Multicultural sorority Theta Nu Xi looks to bring inclusiveness to Greek life

Marjorie Kirk

The social induction of Theta Nu Xi sorority was met with a diverse welcome at Greek Park Monday night.

The sorority, whose national organization is 19 years old, advertises itself as the first multicultural sorority on UK’s campus, composed of 15 women of varied ethnicities including African-American, Afro-Caribbean, Latino, Japanese, Welsh, Palestinian and Caucasian.

Though all of Greek life at UK is integrated, chemistry freshman Heba Hanbali said this sorority offers her freedoms she didn’t think the rest of the sororities offered, especially her ability to practice her religion.

“As a Muslim and as someone who wears the Hijab I just feel like I don’t fit into the other sororities because they’re all more uniform, whereas we’re more free, and that’s totally fine,” Hanbali said. “It doesn’t matter what race, what background, what culture, what lifestyle you are, you have a place to belong. You have people who are genuinely going to have your back.”

The 15 women who make up the UK chapter walked out to music including Beyoncé’s new single, “Formation,” wearing butterfly masks — the mascot of their organization — and then performed a step routine for about 100 other students and members of the UK community.

They greeted the Interfraternity Council, Panhellenic Council, United Greek Coalition and National Pan-Hellenic Council, the last of whose members responded with their own organizations chants.

“I’m really happy that UK is bringing more diversity onto campus. We wanted everyone to feel like they have a place to belong,” computer engineering freshman Ruth Dankwah said. “Some of my line-sisters felt that Pan-Hellenic wasn’t the right place for them or the National Pan-Hellenic so we just brought them together and created a multicultural sorority.”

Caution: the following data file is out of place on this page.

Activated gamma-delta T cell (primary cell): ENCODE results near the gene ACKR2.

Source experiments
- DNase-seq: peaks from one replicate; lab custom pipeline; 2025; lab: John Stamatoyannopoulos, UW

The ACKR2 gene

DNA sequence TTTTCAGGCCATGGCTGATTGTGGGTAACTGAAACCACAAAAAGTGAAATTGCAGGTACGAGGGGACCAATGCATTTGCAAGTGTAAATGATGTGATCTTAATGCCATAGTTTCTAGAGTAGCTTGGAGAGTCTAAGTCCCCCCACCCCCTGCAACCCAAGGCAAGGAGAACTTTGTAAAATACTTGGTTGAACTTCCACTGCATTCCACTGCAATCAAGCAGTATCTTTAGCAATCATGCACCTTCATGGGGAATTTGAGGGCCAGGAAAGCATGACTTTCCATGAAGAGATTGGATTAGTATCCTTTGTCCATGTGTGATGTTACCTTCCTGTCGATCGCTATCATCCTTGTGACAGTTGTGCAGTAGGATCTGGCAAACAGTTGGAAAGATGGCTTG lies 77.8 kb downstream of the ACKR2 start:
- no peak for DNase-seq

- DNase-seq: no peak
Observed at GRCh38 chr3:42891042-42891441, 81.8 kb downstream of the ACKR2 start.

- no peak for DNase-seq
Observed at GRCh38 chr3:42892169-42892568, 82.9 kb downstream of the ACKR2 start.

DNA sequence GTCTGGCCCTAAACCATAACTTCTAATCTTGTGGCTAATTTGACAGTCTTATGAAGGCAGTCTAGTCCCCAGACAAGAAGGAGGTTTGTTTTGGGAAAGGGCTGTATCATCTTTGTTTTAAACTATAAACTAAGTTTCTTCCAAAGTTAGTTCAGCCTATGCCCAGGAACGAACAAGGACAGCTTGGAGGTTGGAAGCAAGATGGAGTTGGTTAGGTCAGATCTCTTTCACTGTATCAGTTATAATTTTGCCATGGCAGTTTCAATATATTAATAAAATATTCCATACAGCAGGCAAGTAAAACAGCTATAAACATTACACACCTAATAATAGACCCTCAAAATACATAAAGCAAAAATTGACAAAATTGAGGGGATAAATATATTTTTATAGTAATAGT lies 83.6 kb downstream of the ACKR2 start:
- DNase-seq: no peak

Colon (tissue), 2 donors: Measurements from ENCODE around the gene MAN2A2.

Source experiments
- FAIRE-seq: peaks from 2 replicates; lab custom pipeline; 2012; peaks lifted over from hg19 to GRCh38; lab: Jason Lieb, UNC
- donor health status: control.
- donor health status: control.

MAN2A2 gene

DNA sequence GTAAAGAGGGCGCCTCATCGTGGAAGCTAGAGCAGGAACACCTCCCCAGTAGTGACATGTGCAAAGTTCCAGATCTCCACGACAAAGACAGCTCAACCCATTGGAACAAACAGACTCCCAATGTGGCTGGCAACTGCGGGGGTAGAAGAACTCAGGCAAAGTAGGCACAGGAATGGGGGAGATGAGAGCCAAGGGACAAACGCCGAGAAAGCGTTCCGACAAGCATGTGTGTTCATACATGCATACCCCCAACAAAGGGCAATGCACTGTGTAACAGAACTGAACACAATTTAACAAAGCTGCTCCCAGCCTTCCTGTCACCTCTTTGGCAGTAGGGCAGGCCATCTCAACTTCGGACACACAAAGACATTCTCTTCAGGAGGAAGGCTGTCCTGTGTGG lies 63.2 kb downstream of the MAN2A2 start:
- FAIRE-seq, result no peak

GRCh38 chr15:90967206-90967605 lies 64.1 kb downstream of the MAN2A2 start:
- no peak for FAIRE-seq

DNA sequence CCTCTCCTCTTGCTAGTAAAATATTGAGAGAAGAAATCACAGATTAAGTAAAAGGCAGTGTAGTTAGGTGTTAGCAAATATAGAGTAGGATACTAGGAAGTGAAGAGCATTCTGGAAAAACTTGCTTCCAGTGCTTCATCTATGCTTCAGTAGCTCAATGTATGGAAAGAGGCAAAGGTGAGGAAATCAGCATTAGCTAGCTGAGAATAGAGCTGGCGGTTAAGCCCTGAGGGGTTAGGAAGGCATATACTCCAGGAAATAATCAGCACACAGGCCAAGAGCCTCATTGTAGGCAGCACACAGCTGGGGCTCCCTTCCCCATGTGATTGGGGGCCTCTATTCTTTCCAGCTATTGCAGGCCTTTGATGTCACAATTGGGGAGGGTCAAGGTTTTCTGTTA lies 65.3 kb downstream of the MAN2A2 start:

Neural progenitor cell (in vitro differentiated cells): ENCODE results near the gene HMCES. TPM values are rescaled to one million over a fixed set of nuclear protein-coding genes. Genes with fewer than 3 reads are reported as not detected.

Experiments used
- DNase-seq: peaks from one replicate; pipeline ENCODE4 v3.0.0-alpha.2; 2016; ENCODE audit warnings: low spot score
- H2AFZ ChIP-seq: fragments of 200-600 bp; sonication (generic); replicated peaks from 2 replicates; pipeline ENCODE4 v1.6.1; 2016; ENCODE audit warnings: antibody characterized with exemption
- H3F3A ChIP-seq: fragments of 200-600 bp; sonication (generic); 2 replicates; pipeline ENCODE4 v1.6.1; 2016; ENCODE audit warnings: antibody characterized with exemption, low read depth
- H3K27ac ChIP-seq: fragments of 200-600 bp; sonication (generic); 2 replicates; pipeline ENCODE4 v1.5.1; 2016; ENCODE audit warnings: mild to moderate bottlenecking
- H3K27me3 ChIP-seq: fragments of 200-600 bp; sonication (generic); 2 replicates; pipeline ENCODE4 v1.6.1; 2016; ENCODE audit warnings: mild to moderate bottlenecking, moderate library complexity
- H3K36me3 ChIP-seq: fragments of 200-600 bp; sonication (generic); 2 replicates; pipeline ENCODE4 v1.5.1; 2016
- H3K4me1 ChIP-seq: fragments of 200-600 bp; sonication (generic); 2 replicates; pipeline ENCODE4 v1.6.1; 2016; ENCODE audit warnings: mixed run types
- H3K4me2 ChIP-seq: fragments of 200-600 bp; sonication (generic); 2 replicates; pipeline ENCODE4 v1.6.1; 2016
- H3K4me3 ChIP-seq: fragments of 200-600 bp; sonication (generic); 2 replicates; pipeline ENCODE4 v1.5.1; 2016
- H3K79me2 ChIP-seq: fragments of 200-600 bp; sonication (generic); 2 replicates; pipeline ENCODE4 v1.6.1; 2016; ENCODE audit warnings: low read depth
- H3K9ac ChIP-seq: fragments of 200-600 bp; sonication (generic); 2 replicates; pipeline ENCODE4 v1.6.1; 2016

Members of the sorority from other chapters were introduced with short individualized chants. The women of the UK chapter introduced themselves by exchanging their real names for adopted titles such as Forte, Certitude and Hysteria.

The event concluded with a unified chant of about the values the sorority stood on, including academic excellence, leadership, sisterhood and multiculturalism, the last being a value many of the sisters said lacked representation in Greek life and on campus.

“The difference between a multicultural sorority and a regular sorority is that multiculturalism is something that we focus on,” integrated strategic communications senior Chanel Friday said. “So we want to make sure that all groups are included, all groups are represented, that we’re doing different things with different groups of people and everyone is being included.”

Friday said she hopes this new sorority will bring the change in UK’s racial and cultural representation that has been the topic of conversation of late.

“I do think there is a diversity problem, but I don’t think that’s the university’s fault necessarily,” Friday said. “I think people choose where they are led to go to, but I think things like this and the things that the administration is doing is just going to increase the awareness that we are an all inclusive, diverse university.”